Swimming Sucks

People often ask if I played sports growing up. I guess a lot of people in the fitness industry have a background in competitive athletics. It makes sense. They enjoyed movement in their youth, then found a way to turn the teaching and discussion of movement into a career. I played ice hockey from the ages of 8 to 14. I quit to be more involved with high school theater. However there was a brief period, just before I quit hockey, that I considered transitioning to swimming. I guess I was tired of the water being frozen. So my freshman year of high school, I tried out for the swim team. It was an absolute disaster and I'm here to tell you all about it.

When I started high school my older sister was already a senior. I was in this new uncharted territory but she was a veteran. I looked to her for leadership. She gave me a piece of advice. She told me she had regretted not taking up a sport and said something along the lines of 

"Its a great way to make friends and girls will think you're hot".

Making friends and girlfriends were my some of my foremost priorities at the time, so this was a strong sales pitch. She made it sound so easy. Join the swim team, make the friends, get the girls. Bing, Bang, Boom. A silver bullet for all my social woes. So I started thinking "Yea, this swim team sounds like a pretty good deal."

 A young Ryan Brown during the peak of his intense off-season training regimen. On the real, probably exiting the pool to snag another vanilla coke.

A young Ryan Brown during the peak of his intense off-season training regimen. On the real, probably exiting the pool to snag another vanilla coke.

But was I qualified for a spot on the JV swim team at Wakefield High School? Was my body prepared for these rigors? I asked myself those questions back in mid-2003 and gave the following answer, which I found satisfactory at the time.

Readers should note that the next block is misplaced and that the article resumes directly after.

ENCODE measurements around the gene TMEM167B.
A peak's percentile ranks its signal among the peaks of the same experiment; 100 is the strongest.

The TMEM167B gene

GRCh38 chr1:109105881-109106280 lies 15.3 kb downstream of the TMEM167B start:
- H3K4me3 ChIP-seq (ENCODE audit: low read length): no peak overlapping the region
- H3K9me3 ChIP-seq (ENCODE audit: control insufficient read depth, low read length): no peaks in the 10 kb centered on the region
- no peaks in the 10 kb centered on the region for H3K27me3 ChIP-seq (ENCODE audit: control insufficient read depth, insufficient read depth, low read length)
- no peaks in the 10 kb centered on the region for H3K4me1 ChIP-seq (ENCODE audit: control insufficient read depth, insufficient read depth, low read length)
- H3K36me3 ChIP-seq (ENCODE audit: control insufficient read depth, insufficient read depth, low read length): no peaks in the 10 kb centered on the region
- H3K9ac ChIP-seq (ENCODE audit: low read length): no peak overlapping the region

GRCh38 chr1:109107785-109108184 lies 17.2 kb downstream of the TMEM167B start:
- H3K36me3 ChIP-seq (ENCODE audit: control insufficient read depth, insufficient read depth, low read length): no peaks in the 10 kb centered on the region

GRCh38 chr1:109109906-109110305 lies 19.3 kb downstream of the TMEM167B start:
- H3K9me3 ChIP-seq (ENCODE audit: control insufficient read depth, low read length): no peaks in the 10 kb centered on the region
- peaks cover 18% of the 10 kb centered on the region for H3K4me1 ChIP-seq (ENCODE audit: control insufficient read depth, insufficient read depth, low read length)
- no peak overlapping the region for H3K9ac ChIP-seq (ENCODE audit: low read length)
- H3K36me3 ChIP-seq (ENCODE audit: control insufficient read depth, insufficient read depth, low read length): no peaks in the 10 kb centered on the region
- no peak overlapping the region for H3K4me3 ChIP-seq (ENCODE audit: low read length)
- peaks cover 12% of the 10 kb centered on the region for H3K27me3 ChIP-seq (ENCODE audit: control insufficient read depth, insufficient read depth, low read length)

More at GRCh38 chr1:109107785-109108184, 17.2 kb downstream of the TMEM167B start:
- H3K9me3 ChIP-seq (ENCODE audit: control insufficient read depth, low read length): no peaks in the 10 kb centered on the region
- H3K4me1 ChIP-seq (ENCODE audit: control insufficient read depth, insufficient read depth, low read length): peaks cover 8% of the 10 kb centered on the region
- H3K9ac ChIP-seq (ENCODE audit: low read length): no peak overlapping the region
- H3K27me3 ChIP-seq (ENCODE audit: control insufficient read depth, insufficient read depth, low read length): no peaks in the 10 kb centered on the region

"Well, I mean... I know HOW to swim...we have a pool in our backyard... I sure do spend a lot of time in that pool during the summers... I've been known to hit a few laps here and there. I think I can do this."

Thinking my leisurely summer pool time was at all preparing me for the swim team was like thinking you're prepared to climb Mount Everest because you own a North Face jacket. My delusions would soon become apparent. 

I showed up on the first day of try-outs and felt out of place almost immediately. All these kids trying out seemed like they had been swimming a lot more than me. I wasn't helped by the fact that I looked ridiculous. I didn't own a speedo, like every other guy at the try out was wearing. My parents said they would buy me one after I made the team. So all I had to wear were red floral-print, knee-length swim trunks. Everybody else was sleek and streamlined like snake people. I was swishing around with a parachute of fabric held to my waist by a drawstring. They had giant cargo pockets. My outfit was practically designed to create the most drag possible. My only saving grace was my lack of body hair at the time. I didn't feel embarrassed but looking back on it now I'm positive some of these other kids were embarrassed FOR me.